Facts About the Grass Tree


There is perhaps no other single plant other than the gum tree (Eucalyptus) that lends the look of the Australian outback to a landscape than the grass tree (Xanthorrhoea spp.). From a distance it looks like a skinny stump with an ornate, grass-like head. Up close you notice its sharp leathery leaves and blackened stem from recent bushfires. Although hardiness depends on species, these subtropical plants grow best where frosts are rare or mild, such as in U.S. Department of Agriculture hardiness zones 9 through 12.


Grass trees comprise 66 species in the plant genus Xanthorrhoea, which is found only on the continent of Australia. They grow in coastal heathlands as well as wet and dry forests across the mainland and the island of Tasmania.


Aboriginals referred to these tree-like shrubs as "balga," a word translated into English as "black boy." Fire is a frequent aspect of the Australian bushlands and once the plant endured a wildfire, its foliage would be scorched away and its trunk-like stem blackened with soot. It is also called balga grass and the grass tree because of the thin leaves that resemble tufts of narrow grass blades emanating from the tip of the stem. The botanical name Xanthorrhoea comes from the Greek words meaning "yellow" and "discharge", referring to the gum exuded from the stem base.


Grass trees are evergreen shrubs that are tree-like in habit, described as arborescent. This slow-growing plant develops a thick trunk-like stem, with a tuft of linear, light olive-green leaves protruding from the tip. Depending on species, these grass-like leaves are short or long. Dead leaves persist and droop downward on the stem. Flowering occurs when a singular, narrow, upright spike towers up from the leaf cluster to bear hundreds of small, white flowers in an inflorescence. The seeds that later develop from a blossom reside in a dry capsule that splits open to propel the three to six seeds far from the mother plant. The core or endosperm of the seed is rich in oil.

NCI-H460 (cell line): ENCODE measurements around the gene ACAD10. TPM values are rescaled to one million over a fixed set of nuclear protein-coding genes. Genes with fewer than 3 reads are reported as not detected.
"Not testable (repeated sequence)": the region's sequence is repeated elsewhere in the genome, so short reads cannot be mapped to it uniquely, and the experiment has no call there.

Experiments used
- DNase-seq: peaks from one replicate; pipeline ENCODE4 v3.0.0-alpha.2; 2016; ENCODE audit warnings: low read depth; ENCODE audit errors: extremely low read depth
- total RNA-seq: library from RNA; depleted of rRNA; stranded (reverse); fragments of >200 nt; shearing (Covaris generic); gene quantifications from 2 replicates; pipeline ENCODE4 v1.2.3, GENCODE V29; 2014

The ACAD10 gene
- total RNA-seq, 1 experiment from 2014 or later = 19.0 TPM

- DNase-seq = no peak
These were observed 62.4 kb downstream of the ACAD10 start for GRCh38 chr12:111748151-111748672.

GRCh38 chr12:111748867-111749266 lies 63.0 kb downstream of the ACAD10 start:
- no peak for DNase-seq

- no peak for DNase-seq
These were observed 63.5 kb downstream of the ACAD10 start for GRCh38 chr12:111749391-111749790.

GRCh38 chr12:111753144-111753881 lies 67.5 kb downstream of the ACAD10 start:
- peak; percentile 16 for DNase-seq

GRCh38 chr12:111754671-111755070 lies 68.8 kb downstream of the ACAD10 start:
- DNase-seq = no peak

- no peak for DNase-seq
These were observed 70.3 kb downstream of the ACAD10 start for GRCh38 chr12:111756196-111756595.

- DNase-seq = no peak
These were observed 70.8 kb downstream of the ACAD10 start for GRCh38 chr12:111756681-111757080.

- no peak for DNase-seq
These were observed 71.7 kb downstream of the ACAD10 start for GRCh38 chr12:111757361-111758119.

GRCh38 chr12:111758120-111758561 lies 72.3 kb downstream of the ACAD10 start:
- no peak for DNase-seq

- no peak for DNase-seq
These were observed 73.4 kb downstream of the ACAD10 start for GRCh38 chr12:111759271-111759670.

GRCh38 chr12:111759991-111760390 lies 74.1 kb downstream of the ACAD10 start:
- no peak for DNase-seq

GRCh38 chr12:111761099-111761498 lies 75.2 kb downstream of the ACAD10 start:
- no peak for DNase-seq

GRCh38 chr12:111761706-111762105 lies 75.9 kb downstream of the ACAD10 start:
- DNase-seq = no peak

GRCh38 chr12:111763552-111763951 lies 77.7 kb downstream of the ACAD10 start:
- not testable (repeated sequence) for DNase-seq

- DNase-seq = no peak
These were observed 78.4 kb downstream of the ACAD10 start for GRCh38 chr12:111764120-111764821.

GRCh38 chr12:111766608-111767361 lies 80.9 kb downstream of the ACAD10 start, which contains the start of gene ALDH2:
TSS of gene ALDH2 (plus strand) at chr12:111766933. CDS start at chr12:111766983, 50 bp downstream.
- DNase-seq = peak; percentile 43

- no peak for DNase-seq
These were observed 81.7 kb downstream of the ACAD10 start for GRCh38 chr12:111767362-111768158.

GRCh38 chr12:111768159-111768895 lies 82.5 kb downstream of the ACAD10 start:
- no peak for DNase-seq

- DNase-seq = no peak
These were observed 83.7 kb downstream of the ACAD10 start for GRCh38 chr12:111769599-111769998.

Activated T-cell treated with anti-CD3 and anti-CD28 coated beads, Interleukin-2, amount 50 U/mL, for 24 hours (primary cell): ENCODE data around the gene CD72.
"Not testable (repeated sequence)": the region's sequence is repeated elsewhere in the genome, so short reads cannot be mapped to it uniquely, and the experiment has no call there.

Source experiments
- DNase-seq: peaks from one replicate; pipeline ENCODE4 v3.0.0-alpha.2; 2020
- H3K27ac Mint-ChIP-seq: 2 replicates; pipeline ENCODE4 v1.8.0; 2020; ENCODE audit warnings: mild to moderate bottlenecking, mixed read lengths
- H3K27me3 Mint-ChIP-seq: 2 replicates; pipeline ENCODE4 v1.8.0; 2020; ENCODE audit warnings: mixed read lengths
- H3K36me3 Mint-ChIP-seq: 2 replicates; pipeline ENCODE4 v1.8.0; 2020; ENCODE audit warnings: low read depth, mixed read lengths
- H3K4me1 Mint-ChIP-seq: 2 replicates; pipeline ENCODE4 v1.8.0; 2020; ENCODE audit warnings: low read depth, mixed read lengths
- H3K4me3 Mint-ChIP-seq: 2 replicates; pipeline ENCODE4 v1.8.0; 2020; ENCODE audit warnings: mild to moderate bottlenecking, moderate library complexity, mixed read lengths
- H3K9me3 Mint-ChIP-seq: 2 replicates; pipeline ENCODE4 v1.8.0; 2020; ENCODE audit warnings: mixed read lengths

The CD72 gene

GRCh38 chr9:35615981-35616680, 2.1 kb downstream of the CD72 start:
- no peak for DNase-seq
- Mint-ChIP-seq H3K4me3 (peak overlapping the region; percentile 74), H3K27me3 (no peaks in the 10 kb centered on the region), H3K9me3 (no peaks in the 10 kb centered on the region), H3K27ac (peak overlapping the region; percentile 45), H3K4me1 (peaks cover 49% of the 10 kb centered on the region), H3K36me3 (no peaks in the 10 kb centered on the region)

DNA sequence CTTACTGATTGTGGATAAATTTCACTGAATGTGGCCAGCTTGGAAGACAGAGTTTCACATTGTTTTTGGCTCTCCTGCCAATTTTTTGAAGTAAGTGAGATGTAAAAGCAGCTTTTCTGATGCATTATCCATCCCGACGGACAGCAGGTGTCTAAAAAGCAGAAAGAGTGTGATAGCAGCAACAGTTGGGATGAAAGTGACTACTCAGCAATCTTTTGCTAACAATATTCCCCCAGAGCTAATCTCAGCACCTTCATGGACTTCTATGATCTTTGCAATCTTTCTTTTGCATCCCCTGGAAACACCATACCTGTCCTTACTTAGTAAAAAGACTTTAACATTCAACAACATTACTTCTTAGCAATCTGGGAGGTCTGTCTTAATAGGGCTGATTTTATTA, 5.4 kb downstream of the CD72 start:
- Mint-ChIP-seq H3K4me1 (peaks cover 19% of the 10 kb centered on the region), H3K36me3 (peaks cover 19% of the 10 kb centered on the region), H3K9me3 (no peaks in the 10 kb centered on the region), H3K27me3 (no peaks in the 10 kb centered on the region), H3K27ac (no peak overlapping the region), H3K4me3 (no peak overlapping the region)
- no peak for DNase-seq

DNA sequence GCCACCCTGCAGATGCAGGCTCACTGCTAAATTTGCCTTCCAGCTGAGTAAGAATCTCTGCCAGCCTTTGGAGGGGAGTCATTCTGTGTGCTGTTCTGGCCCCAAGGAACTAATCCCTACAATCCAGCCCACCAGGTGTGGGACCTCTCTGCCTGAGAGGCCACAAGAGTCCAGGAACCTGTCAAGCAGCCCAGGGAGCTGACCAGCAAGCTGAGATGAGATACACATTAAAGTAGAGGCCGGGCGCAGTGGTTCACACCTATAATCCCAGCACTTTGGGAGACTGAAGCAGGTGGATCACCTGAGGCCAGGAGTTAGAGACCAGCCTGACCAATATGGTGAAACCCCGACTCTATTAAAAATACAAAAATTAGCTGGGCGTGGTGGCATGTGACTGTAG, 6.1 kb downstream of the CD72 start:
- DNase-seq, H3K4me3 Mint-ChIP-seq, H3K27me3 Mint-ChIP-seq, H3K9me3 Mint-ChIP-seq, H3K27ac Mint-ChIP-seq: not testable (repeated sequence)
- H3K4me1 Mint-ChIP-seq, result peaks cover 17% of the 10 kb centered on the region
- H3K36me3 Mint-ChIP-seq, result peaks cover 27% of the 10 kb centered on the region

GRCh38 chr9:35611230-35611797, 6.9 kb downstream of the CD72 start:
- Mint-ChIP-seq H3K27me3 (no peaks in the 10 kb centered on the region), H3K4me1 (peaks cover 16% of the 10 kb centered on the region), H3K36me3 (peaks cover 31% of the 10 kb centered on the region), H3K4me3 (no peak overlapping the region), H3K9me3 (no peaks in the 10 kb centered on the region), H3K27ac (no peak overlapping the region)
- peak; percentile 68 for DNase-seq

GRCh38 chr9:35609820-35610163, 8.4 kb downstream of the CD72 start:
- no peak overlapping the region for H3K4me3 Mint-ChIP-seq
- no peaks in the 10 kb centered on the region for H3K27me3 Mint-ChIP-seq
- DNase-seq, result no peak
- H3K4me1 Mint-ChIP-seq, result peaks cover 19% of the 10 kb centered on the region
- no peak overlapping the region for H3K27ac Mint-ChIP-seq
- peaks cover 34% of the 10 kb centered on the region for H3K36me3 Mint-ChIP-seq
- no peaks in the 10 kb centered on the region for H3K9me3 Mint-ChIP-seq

Aboriginal Uses

Native Australians found a use for all parts of the grass tree according to the Australian National Botanical Garden. Nectar from the flowers was enjoyed as food or soaked in water as a sweet beverage while the dried flower stalk could be used as fire kindling or for making spear shafts. The stalk's soft base could be drilled by hand to start fire. The most tender young leaves' soft basal tissues were eaten while the tough, mature leaves acted like cutting utensils. Resin from the stump could be used as an adhesive. Moreover, the resin could be made into lacquers and varnishes and protected metal from rusting.

Growing Insights

Grass trees need a well-draining, sandy soil with occasional application of an organic manure or bone meal, according to Australian Plants Online. A sugary solution added annually to the root zone tends to promote beneficial mycorrhiza in the soil. Do not overwater the plants. They grow quite well from seed and should be planted where they are to permanently grow, since they resent root disturbance and transplant poorly. Within Australia, there are restrictions that limiting the harvest of plants or seeds as many grass tree species are endangered because of habitat loss from human development.

Keywords: Xanthorrhoea, Australian plants, Outback shrubs, black boy

About this Author

James Burghardt has written for "The Public Garden," "Docent Educator," nonprofit newsletters and for horticultural databases, becoming a full-time writer in 2008. He's gardened and worked professionally at public and private gardens in Colorado, Florida, Minnesota, New York, North Carolina and Pennsylvania. He has written articles for eHow and GardenGuides.